Sydney Entertainment Centre, Australia, 14th March 2003
It was a much-anticipated return for Massive Attack, who brought their large scale '100th Window' tour to Sydney, back after a 5-year absence. The controversy, surrounding drug and child pornography charges (which has since been dropped) against Robert '3-D' del Naja, Massive Attack's front man, did not overshadow the show and he started off by dismissing them as bullshit, to cheers from the audience.
The opening songs were taken from the band's latest release 100th Window and del Naja's vocals sounded strong on 'Future Proof', echoing out over the electronic heartbeat of the synthesizer, which built up slowly to its powerful crescendo. There were loud cheers when 'Daddy G' Marshall appeared to add his unique musical talents to 'Risingson' from their penultimate album 'Mezzanine'. Regular contributor Horace Andy's deep, resonant voice added weight and integrity to 'Everywhen', 'Angel' and 'Name Taken'. 'Hymn of the Big Wheel' produced a huge response, the audience seeming a little relieved to hear one of their favourites from their debut album 'Blue Lines'.
Unfortunately guest singer Dot Alison, a well known performer in her own right, just didn't have the vocal range for songs such as 'Teardrop' and though she competently carried the songs "Black Milk" and "Special Cases", Sinead O'Connor's distinctive, haunting voice was missed. "Safe from Harm" featuring Deborah Millar was also a big hit with a pretty lacklustre crowd, who were fairly subdued throughout. Notably absent were their other hits "Karmacoma" and "Protection" though as this was a promotional tour for '100th Window', not a greatest hits tour, it was to be expected.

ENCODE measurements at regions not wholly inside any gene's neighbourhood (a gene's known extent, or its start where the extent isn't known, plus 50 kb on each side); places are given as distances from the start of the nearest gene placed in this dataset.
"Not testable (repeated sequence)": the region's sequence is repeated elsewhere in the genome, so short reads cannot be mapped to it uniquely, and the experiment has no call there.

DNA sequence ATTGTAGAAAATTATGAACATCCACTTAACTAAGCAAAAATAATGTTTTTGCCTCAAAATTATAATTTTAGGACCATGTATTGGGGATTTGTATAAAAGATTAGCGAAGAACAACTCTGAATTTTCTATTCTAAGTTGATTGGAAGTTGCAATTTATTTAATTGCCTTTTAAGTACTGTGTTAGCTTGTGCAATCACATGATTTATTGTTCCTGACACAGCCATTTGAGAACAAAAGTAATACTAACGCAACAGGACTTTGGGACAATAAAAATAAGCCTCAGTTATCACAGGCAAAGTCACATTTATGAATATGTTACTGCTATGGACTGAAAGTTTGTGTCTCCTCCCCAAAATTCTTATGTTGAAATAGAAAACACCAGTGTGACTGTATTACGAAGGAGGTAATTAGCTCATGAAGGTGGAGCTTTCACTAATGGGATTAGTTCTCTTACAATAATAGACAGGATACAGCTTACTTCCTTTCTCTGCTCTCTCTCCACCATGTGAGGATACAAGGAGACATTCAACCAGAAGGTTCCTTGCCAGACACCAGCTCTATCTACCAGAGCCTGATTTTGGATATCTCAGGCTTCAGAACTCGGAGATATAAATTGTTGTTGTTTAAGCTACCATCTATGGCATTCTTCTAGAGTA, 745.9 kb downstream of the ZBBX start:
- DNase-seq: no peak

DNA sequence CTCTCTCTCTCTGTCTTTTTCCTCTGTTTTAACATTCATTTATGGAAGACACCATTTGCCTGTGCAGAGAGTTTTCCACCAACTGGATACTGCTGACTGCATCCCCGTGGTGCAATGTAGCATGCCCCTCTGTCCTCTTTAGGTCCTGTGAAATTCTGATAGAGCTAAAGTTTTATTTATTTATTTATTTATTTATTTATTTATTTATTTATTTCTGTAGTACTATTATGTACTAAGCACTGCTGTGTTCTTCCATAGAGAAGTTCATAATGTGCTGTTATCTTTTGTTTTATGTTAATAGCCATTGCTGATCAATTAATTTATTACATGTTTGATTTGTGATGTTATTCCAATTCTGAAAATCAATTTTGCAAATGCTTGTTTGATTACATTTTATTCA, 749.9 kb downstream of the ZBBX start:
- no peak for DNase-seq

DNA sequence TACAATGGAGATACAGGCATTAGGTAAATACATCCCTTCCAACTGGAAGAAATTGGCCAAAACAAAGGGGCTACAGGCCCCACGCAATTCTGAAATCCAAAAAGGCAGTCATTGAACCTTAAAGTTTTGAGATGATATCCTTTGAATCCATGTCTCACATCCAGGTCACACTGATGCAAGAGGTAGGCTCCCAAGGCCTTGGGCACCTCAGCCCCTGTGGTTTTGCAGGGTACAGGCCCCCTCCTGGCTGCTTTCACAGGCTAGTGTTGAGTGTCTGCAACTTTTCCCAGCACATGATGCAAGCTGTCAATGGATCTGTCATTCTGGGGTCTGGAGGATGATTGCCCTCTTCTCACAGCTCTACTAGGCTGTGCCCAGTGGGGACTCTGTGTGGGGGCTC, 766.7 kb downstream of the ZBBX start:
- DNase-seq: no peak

The concert didn't sell out but they did have over 7,000 fans lending their support. Unfortunately the choice of venue was one major disappointment for the night, the cavernous Entertainment Centre not suiting their intimate style of music and with no big screens showing the action on stage, the performers looked miniscule from our seats near the back. It also proved a problem when the crowd, perhaps restless eager to hear the more popular songs from the group, left their seats and moved up and down the aisles sometimes chased by over eager ushers.
The light and computer show was spectacular and along with green strobe lights and blinding white flashes of light from the sides of the stage there was a giant LED screen at the back constantly updating - a league table of military spending, the cost of weaponry and nuclear armaments, stock exchange rates and headlines from around the world were all rapidly punched out across the screen. Given the current political climate and del Naja's very public involvement in the anti-war movement it added the necessary sombre backdrop for a concert played out on the cusp of war. They ended their set with a rousing "Unfinished Sympathy" followed by "Group 4" showcasing the talents of all the performers in one climactic finale.
General reaction to the concert seems to be as divided as the response to their latest album. Ranging from comments of genius to disappointing the expansive '100th Window' production was not to everyone's liking. My advice to fans heading to Marley Park in July is to listen to 'Mezzanine' and '100th Window' on repeat, get up as close as possible to the front and get swept away by the music. It promises to be a unique experience and will be totally unforgettable if Sinead O'Connor is there to add her spine-tingling vocals.
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